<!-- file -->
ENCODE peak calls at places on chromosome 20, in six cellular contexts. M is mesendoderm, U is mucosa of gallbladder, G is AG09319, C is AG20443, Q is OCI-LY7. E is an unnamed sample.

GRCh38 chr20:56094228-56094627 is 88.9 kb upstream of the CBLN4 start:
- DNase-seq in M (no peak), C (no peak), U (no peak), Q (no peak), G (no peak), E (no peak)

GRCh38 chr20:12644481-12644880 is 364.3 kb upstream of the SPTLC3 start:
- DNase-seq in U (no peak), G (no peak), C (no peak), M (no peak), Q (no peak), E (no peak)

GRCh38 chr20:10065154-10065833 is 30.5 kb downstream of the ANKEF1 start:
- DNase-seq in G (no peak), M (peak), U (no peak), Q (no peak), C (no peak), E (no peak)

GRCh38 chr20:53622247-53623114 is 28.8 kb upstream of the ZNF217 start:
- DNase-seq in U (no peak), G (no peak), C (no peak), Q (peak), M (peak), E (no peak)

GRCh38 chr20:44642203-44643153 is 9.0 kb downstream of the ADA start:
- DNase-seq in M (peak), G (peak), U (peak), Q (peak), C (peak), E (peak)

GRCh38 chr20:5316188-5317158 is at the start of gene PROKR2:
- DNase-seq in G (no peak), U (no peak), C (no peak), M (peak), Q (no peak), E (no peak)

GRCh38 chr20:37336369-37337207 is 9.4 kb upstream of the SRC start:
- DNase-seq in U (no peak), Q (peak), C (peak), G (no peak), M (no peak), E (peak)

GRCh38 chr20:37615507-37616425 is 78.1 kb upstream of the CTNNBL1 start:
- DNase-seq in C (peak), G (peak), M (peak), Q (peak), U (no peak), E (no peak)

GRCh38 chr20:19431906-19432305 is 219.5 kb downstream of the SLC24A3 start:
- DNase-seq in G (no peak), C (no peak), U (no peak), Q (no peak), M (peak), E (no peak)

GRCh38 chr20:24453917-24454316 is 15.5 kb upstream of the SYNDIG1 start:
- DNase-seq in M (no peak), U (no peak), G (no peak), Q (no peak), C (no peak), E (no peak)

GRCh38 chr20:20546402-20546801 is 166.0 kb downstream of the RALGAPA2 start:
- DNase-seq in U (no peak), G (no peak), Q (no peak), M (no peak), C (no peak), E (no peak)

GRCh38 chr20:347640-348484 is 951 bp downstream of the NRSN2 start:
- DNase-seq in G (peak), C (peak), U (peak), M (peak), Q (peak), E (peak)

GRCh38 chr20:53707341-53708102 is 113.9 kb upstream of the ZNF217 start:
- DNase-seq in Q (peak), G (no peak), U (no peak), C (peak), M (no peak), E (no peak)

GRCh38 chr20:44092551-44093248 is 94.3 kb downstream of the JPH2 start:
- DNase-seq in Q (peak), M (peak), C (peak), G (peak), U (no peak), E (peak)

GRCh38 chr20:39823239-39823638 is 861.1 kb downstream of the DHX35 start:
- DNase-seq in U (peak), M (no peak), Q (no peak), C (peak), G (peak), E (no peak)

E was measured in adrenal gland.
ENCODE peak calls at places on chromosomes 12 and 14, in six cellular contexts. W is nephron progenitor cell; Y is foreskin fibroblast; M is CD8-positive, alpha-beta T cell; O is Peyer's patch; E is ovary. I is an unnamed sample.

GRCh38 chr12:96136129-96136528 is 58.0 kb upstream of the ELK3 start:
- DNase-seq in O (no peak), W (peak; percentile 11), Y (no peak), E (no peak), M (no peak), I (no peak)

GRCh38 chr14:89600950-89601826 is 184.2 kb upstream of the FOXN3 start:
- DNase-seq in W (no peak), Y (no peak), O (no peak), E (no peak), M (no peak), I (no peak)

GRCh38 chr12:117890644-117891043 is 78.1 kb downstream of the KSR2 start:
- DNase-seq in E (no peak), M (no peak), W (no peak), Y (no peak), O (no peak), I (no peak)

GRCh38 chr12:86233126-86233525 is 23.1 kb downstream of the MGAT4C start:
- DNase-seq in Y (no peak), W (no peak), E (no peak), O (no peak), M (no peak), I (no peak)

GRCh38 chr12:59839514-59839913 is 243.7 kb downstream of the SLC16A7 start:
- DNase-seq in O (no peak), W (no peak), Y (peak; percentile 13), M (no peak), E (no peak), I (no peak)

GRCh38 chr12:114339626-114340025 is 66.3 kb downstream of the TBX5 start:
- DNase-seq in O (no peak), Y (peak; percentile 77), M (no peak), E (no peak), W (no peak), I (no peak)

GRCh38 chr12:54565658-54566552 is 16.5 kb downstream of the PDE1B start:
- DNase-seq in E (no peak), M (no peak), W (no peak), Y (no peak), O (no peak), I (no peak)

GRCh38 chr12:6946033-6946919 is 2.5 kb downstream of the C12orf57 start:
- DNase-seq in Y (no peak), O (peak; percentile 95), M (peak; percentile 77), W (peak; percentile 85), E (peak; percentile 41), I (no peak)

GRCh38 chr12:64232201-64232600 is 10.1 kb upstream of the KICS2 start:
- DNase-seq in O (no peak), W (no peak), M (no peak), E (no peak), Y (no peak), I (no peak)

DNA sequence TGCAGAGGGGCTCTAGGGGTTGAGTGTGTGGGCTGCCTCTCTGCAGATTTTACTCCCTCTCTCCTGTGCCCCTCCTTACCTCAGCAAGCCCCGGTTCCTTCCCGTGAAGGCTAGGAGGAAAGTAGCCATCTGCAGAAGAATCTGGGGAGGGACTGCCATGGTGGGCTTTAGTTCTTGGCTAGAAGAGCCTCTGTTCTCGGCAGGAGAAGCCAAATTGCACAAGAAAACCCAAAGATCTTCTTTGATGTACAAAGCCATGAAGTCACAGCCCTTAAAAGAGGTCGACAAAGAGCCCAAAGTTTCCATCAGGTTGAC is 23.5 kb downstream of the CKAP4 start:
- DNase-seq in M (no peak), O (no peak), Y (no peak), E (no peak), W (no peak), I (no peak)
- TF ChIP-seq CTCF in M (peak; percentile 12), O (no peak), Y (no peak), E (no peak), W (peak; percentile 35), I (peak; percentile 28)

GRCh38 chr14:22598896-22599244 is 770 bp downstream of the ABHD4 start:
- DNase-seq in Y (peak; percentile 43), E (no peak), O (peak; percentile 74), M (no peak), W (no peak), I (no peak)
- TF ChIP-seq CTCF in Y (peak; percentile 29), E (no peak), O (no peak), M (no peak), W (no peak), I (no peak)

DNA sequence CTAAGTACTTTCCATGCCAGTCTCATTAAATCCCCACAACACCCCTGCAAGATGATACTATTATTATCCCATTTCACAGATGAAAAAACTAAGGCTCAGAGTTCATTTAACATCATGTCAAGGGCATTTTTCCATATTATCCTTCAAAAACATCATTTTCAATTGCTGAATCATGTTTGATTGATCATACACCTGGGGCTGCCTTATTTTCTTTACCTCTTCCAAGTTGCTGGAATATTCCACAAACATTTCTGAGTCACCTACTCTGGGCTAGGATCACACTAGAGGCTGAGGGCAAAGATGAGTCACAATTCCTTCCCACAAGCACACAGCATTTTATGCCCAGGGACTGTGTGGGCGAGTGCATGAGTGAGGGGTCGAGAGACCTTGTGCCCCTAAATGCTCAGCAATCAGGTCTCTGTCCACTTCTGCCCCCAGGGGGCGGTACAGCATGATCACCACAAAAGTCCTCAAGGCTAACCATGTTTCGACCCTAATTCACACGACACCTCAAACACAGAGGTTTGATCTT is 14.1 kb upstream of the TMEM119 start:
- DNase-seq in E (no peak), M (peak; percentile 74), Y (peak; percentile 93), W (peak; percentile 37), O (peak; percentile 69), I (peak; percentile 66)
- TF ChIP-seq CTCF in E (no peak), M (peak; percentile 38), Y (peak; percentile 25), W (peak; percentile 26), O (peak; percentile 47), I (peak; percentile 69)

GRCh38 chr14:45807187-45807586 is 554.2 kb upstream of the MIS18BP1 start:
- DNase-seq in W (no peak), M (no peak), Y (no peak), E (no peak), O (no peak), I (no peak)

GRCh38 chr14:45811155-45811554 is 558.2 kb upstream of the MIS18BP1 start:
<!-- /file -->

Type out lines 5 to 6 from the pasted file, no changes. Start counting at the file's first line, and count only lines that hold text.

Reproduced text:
- DNase-seq in U (no peak), G (no peak), C (no peak), M (no peak), Q (no peak), E (no peak)

GRCh38 chr20:10065154-10065833 is 30.5 kb downstream of the ANKEF1 start: